Having the requisite qualifications, Robinson and several other black soldiers applied for admission to an Officer Candidate School (OCS) then located at Fort Riley. Although the Army's initial July 1941 guidelines for OCS had been drafted as race neutral, few black applicants were admitted into OCS until after subsequent directives by Army leadership. As a result, the applications of Robinson and his colleagues were delayed for several months. After protests by heavyweight boxing champion Joe Louis (then stationed at Fort Riley) and the help of Truman Gibson (then an assistant civilian aide to the Secretary of War), the men were accepted into OCS.The experience led to a personal friendship between Robinson and Louis. Upon finishing OCS, Robinson was commissioned as a second lieutenant in January 1943. 

Lt. Robinson was an officer with the 761st Tank Battalion.  That unit of African-American soldiers - later dubbed "The Black Panthers" (and "Patton’s Panthers") - became famous when they fought for 183 straight days in Europe (including at the Battle of the Bulge).  Their motto was "Come Out Fighting."


If an eventful bus ride had not sidetracked Jack Robinson, during the summer of 1944, the 2nd Lieutenant could have been with his men when they shipped-out to Europe.  Instead, he faced charges of insubordination, resulting in a court-martial.

An event on July 6, 1944 derailed Robinson's military career.While awaiting results of hospital tests on the ankle he had injured in junior college, Robinson boarded an Army bus with a fellow officer's wife; although the Army had commissioned its own unsegregated bus line, the bus driver ordered Robinson to move to the back of the bus.Robinson refused.

The driver backed down, but after reaching the end of the line, summoned the military police, who took Robinson into custody.When Robinson later confronted the investigating duty officer about racist questioning by the officer and his assistant, the officer recommended Robinson be court-martialed. After Robinson's commander in the 761st, Paul L. Bates, refused to authorize the legal action, Robinson was summarily transferred to the 758th Battalion—where the commander quickly consented to charge Robinson with multiple offenses, including, among other charges, public drunkenness, even though Robinson did not drink.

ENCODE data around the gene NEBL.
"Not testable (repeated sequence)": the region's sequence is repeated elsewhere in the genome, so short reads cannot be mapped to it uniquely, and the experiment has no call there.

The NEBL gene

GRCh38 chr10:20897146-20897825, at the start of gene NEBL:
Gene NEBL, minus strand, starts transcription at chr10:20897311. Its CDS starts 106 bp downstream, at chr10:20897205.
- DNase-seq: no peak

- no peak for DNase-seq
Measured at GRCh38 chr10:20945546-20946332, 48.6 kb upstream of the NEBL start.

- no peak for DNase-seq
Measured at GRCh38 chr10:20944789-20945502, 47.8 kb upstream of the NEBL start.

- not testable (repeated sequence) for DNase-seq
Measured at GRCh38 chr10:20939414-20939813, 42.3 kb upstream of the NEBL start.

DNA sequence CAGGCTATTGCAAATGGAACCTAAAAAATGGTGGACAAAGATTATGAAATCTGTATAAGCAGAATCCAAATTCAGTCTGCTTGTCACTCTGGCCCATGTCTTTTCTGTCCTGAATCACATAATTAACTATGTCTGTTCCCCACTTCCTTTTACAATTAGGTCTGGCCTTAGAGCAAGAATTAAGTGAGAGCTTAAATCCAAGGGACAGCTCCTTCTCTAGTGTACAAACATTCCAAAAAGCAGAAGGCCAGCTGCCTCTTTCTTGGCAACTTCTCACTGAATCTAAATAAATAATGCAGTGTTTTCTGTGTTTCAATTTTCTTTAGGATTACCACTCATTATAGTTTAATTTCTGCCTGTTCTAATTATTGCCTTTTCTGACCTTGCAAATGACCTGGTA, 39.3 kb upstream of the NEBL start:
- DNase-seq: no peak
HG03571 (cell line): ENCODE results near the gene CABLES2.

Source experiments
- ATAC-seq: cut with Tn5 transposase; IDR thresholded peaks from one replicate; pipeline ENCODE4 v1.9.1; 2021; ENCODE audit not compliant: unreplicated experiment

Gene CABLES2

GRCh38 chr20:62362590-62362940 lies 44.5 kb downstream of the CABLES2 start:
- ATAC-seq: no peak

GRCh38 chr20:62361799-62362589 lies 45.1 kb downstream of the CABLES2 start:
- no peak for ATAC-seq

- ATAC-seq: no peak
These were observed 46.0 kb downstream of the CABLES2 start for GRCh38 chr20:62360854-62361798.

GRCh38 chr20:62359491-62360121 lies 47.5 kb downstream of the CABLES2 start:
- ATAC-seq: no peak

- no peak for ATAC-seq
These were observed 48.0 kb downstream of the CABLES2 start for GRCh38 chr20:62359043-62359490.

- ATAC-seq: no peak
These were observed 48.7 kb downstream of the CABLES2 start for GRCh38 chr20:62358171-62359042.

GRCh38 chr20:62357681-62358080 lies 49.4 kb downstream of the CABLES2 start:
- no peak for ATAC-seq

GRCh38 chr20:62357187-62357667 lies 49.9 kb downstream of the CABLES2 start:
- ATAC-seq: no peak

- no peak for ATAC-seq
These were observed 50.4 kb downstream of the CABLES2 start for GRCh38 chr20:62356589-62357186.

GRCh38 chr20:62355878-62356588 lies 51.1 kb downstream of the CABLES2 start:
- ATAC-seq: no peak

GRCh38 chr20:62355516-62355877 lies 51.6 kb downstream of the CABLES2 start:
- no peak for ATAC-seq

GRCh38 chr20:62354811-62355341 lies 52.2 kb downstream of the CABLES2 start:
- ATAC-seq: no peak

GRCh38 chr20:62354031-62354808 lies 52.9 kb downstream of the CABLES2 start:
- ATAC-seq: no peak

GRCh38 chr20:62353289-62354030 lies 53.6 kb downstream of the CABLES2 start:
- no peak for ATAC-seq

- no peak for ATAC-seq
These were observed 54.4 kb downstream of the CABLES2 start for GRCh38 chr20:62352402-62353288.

By the time of the court-martial in August 1944, the charges against Robinson had been reduced to two counts of insubordination during questioning. Robinson was acquitted by an all-white panel of nine officers.


The experiences Robinson was subjected to during the court proceedings would be remembered when he later joined MLB and was subjected to racist attacks.Although his former unit, the 761st Tank Battalion, became the first black tank unit to see combat in World War II, Robinson's court-martial proceedings prohibited him from being deployed overseas; thus, he never saw combat action.

After his acquittal, he was transferred to Camp Breckinridge, Kentucky, where he served as a coach for army athletics until receiving an honorable discharge in November 1944.While there, Robinson met a former player for the Kansas City Monarchs of the Negro American League, who encouraged Robinson to write the Monarchs and ask for a tryout. Robinson took the former player's advice and wrote to Monarchs' co-owner Thomas Baird.